DR. SANJIVA WIJESINHA
Asthma can be quite dangerous if mismanaged. But it can be controlled if adequate precautions are taken.
Telltale signs The American Academy of Paediatrics has given a list of warning signs that tell you an asthma attack is imminent.Breathing may be difficult and faster than usual. Wheezing, coughing and shortness of breath. Difficulty in breating may affect speech. Skin color may become paler than usual. A decrease in the level of awareness. When drawing in of the muscles between the ribs is necessary to breathe.
ASTHMA is such a common ailment in India but many people who have asthma treat their condition in an irresponsible and haphazard manner. In fact quite a few deny that they have asthma.This is unfortunate, because asthma should be viewed as simply a condition, not a major disease or stigma - and certainly not something of which to be ashamed. It is not a difficult condition to keep under control. However asthma can, if neglected or not managed properly, result in life-threatening situations or even death.
When we say that a person has asthma, it means that that person has sensitive lungs or, to be more precise, sensitive bronchi. The bronchi are tubes that convey the air we breathe from the nose and windpipe to the lungs. They are like pipes made of smooth muscle. Like all muscles in the body, these muscle cells can contract when stimulated. Therefore these tubes are able to vary their diameter, thus allowing more (or less) air to flow in and out of the lungs as needed at various times.Unfortunately in a person who has asthma, these air passages are overly sensitive to certain stimuli referred to as allergens or substances present in the air we breathe, substances that get into the body through food or through the skin, and sometimes even emotional stimuli. When exposed to these stimuli, the air tubes suddenly become narrow making it difficult for air to flow into the lungs. The result is difficulty in breathing, with concomitant wheezing and air hunger.This is the simple explanation for asthma, although certain other factors (swelling of the lining of these air tubes as well as production of mucus, both of which can narrow the diameter of the tubes even more) can also contribute to the reduction in airflow.In practical terms, the management of asthma involves two basic steps:a) Preventing the action of allergens stimulating and narrowing the bronchi;b) Relieving this narrowing of the air tubes in case prevention fails.The simplest method of preventing an asthma attack is to keep away from known allergens. For example, if you are allergic to cat fur or cigarette smoke, it would obviously be sensible to keep away from cats and people who smoke. However, avoiding people and things that offend you is easier said than done!
So to prevent allergens from causing a spasm and the inflammatory action that results in narrowing of the bronchi, we use certain types of drugs. Among the most effective are the steroids, and the modern management of asthma involves making optimum use of the preventive action of inhaled steroids.The word steroid is one that evokes fear in many because the drugs are associated with images of beefy muscle bound body-builders; masculinised women; of Olympic cheats who died young and obese moonfaced patients. While swallowing or injecting excess steroids into one's body is dangerous, the doses of inhaled steroids prescribed in modern asthma inhalers are too small to have these adverse effects. It is usually recommended that these drugs be taken once or twice a day through an inhaler (also called a puffer). Learning the proper technique of using these inhalers is vital to ensure that one sucks the right dose of drug correctly into the airways. It is important to always wash one's mouth with water after inhalation to make certain that any steroid particles, left in the mouth and throat, are not swallowed. If taken in the right way, inhaled steroids are most effective in minimising the frequency and severity of asthma attacks. In the event of an attack developing despite taking one's preventive medication regularly, a reliever medication is required. A common reliever drug in use worldwide is salbutamol, but there are several in the market today available in the form of inhalers that deliver a measured dose of the drug. These medications exert their effect by relieving the spasm in the bronchial muscles and widening the air tubes, thus allowing more air to flow into and out of the lungs.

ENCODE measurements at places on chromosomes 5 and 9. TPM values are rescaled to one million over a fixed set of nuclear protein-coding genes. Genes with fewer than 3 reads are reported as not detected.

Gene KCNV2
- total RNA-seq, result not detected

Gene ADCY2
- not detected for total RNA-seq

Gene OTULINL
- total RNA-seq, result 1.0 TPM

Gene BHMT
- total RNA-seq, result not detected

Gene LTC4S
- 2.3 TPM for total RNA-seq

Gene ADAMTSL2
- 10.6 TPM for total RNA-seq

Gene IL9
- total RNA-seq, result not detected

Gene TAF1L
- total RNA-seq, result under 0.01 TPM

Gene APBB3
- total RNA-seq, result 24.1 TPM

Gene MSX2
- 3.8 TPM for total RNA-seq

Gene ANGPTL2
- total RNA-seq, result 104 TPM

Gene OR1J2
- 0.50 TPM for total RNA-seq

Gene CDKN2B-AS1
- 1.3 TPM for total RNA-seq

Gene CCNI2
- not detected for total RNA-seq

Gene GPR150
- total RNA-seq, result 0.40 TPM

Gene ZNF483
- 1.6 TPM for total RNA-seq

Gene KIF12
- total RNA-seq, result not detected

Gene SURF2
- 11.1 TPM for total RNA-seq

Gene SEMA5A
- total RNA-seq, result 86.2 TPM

An important aspect of asthma management these days is to have a written Asthma Action Plan, a copy of which should be kept with the patient or with the parents and teacher if the patient is a child. The purpose of such a written plan is to educate the person with asthma so that he or she knows why they need to take the different medications, how they should take them and when they should take them. The "When" aspect is most important so that they do not neglect to take their preventive medication regularly, and that they know what symptoms indicate that it is time to take a dose of their reliever medication.Of course, having a plan and buying the correct medications prescribed by the doctor are only part of the solution. Far too many people with asthma forget to take their reliever puffers when they leave home or have the puffer in their pocket or handbag but feel embarrassed to take it out and use it even when they feel tightness in the chest.Managing asthma is not difficult if you make the effort to understand your condition, educate yourself about your medications, and ask your doctor to write out a practical Action Plan to follow. Just one more thing: Don't forget to take your medications. The writer is a senior lecturer in the faculty of medicine at Monash University, Melbourne.